As 2014 closed, oil prices cratered, quantitative easing finally went away, and the Federal Reserve is likely to start raising rates, according to Bankrate.com.

“The Federal Reserve is likely to boost its short-term interest rate target around the middle of next year if economic growth continues to be solid as the Fed – and we – currently expect," predicts Lynn Reaser, chief economist for Point Loma Nazarene University in San Diego.

Reaser thinks the Fed will move gradually, increasing the rate to around 1% by mid-year.

"Bond yields and mortgage rates will begin moving higher as the timetable for Fed interest rate hikes comes into focus, with rates on credit cards, auto loans and home equity lines of credit responding after the fact," says Greg McBride, CFA, Bankrate's chief financial analyst. "The bulk of next year's increases will come in the back half of the year."
McBride expects the 30-year fixed-rate mortgage to stay below 5% in 2015, but it could experience some volatility.

"We'll see rates near 4% on the low side if there's an economic stumble or geopolitical crisis, and rates as high as 4.8 or 4.9% if the Fed missteps or misspeaks," McBride says.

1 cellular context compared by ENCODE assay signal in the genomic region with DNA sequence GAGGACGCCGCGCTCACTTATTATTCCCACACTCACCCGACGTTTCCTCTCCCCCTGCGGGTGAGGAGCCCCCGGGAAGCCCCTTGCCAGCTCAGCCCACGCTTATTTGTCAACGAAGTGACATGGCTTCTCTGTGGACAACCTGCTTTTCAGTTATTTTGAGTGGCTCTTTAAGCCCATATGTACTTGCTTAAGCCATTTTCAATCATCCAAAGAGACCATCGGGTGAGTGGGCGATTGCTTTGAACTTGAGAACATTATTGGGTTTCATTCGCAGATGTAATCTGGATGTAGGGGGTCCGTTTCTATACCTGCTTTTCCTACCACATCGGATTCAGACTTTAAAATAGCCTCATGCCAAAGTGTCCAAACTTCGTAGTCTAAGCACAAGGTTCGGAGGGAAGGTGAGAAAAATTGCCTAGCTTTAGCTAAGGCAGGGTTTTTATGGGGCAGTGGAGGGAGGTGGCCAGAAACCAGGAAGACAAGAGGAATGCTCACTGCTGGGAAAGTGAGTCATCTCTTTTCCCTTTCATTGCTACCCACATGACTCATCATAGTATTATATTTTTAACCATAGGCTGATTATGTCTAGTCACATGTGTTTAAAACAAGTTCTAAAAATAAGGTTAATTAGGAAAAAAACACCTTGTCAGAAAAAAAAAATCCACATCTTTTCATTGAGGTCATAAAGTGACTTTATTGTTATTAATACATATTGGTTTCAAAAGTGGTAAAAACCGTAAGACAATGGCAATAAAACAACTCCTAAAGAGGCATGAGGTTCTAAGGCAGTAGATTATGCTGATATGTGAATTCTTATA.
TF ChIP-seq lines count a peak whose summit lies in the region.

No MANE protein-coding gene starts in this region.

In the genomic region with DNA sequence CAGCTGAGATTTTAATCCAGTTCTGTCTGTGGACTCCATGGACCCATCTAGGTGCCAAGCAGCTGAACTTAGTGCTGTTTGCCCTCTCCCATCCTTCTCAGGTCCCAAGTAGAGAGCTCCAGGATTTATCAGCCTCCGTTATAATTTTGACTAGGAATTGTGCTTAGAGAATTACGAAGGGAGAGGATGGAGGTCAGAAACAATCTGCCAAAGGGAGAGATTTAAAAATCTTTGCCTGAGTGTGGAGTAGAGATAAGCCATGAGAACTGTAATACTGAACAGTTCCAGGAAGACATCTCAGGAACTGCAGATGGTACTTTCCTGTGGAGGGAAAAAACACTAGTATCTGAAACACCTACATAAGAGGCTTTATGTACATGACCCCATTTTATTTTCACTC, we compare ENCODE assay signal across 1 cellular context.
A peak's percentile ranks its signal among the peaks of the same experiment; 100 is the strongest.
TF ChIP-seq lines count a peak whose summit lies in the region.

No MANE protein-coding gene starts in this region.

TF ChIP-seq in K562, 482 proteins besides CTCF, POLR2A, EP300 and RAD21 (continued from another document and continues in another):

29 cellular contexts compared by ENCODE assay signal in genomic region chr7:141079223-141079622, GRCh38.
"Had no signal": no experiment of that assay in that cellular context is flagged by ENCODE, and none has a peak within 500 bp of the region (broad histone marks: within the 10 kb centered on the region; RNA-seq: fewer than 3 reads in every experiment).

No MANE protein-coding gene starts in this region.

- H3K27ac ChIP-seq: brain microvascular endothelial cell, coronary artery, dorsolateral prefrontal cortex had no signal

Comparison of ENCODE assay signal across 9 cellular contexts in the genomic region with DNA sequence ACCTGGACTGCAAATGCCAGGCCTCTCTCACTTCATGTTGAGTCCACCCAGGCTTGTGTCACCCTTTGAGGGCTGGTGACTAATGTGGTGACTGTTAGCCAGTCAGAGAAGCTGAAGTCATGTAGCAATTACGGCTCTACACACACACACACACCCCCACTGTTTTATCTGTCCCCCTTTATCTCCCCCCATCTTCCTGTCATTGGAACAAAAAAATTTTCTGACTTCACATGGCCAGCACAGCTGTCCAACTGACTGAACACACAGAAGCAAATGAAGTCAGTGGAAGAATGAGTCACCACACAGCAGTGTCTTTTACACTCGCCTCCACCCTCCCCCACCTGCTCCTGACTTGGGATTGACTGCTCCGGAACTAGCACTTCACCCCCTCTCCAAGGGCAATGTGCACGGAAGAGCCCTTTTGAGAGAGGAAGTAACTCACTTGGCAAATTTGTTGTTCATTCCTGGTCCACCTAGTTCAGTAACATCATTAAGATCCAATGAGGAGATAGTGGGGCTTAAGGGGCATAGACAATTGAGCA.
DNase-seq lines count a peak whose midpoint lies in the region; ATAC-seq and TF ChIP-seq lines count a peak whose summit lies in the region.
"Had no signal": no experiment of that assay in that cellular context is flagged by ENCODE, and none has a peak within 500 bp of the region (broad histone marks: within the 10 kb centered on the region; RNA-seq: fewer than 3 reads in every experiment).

National Association of Realtors chief economist Lawrence Yun said he expects the Fed to act sooner, raising its short-term rate in the first half of 2015, due to inflationary pressures of rising wages and rents, while Realtor.com chief economist Jonathan Smoke expects 5% sometime in 2015.

The Mortgage Bankers Association has said it expects the Fed to wait until after mid-year before any action.

Homeowners might see higher rates for home equity loans if the Fed nudges short-term rates up in 2015.

"But even then, we're talking about very measured increases and an environment of strong lender competition. That works in favor of home equity borrowers," McBride says.